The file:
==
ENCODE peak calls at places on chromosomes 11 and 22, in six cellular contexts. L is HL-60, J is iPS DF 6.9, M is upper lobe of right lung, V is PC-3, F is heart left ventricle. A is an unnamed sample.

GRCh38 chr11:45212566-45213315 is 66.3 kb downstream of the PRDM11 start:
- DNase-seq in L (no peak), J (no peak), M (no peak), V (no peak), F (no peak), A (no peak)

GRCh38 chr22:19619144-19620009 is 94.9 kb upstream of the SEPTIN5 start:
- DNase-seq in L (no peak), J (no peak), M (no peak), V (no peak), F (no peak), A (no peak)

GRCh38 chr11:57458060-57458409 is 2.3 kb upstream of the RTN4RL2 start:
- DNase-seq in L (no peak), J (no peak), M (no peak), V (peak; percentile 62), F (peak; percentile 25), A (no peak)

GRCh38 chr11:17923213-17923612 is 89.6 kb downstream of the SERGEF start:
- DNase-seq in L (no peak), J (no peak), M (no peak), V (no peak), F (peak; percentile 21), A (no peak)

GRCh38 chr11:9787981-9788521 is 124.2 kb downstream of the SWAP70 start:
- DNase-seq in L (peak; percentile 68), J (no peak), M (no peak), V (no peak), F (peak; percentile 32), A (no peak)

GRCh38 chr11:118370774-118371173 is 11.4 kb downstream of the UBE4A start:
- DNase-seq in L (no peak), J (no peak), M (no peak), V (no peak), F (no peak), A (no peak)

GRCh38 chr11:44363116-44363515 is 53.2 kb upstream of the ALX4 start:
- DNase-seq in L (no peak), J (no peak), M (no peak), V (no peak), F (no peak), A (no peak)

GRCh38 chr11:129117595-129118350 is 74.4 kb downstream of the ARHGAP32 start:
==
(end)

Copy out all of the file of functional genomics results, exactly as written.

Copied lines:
ENCODE peak calls at places on chromosomes 11 and 22, in six cellular contexts. L is HL-60, J is iPS DF 6.9, M is upper lobe of right lung, V is PC-3, F is heart left ventricle. A is an unnamed sample.

GRCh38 chr11:45212566-45213315 is 66.3 kb downstream of the PRDM11 start:
- DNase-seq in L (no peak), J (no peak), M (no peak), V (no peak), F (no peak), A (no peak)

GRCh38 chr22:19619144-19620009 is 94.9 kb upstream of the SEPTIN5 start:
- DNase-seq in L (no peak), J (no peak), M (no peak), V (no peak), F (no peak), A (no peak)

GRCh38 chr11:57458060-57458409 is 2.3 kb upstream of the RTN4RL2 start:
- DNase-seq in L (no peak), J (no peak), M (no peak), V (peak; percentile 62), F (peak; percentile 25), A (no peak)

GRCh38 chr11:17923213-17923612 is 89.6 kb downstream of the SERGEF start:
- DNase-seq in L (no peak), J (no peak), M (no peak), V (no peak), F (peak; percentile 21), A (no peak)

GRCh38 chr11:9787981-9788521 is 124.2 kb downstream of the SWAP70 start:
- DNase-seq in L (peak; percentile 68), J (no peak), M (no peak), V (no peak), F (peak; percentile 32), A (no peak)

GRCh38 chr11:118370774-118371173 is 11.4 kb downstream of the UBE4A start:
- DNase-seq in L (no peak), J (no peak), M (no peak), V (no peak), F (no peak), A (no peak)

GRCh38 chr11:44363116-44363515 is 53.2 kb upstream of the ALX4 start:
- DNase-seq in L (no peak), J (no peak), M (no peak), V (no peak), F (no peak), A (no peak)

GRCh38 chr11:129117595-129118350 is 74.4 kb downstream of the ARHGAP32 start: